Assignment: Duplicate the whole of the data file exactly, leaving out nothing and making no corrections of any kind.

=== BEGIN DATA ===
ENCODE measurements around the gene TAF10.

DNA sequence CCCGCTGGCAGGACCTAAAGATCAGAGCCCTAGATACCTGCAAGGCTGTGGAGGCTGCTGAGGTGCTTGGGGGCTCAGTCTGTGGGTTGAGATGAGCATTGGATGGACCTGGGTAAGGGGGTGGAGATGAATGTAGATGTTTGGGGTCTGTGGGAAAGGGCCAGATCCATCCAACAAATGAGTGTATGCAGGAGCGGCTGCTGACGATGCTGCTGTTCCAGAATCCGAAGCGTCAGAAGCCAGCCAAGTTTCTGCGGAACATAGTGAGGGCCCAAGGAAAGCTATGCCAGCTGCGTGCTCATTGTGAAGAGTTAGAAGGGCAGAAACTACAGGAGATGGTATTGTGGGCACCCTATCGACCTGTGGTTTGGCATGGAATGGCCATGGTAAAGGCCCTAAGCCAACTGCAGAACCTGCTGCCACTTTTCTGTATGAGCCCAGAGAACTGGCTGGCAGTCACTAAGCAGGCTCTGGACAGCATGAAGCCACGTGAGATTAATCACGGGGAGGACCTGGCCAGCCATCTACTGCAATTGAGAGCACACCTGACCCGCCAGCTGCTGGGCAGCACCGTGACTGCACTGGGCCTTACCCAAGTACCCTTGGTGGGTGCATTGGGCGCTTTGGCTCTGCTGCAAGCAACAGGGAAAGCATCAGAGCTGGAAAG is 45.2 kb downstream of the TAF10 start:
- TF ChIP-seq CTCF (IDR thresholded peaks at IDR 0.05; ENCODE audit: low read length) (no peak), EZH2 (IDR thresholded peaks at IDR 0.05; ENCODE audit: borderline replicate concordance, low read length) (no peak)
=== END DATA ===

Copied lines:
ENCODE measurements around the gene TAF10.

DNA sequence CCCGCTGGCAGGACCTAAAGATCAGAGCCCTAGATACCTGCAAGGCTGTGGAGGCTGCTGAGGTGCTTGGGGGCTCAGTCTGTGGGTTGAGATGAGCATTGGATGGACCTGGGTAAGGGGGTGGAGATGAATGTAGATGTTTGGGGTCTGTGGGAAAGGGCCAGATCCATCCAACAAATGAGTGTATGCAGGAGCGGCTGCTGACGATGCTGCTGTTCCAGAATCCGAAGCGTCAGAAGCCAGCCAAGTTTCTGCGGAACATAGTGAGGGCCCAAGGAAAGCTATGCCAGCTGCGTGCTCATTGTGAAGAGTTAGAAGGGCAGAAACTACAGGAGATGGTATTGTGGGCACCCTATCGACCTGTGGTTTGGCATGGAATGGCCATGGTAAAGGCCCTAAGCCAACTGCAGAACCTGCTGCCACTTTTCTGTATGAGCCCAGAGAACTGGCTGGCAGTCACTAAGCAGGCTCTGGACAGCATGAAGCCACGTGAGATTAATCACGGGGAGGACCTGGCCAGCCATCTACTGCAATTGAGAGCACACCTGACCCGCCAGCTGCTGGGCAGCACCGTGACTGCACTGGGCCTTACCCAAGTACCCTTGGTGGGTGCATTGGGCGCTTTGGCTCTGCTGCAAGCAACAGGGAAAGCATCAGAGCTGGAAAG is 45.2 kb downstream of the TAF10 start:
- TF ChIP-seq CTCF (IDR thresholded peaks at IDR 0.05; ENCODE audit: low read length) (no peak), EZH2 (IDR thresholded peaks at IDR 0.05; ENCODE audit: borderline replicate concordance, low read length) (no peak)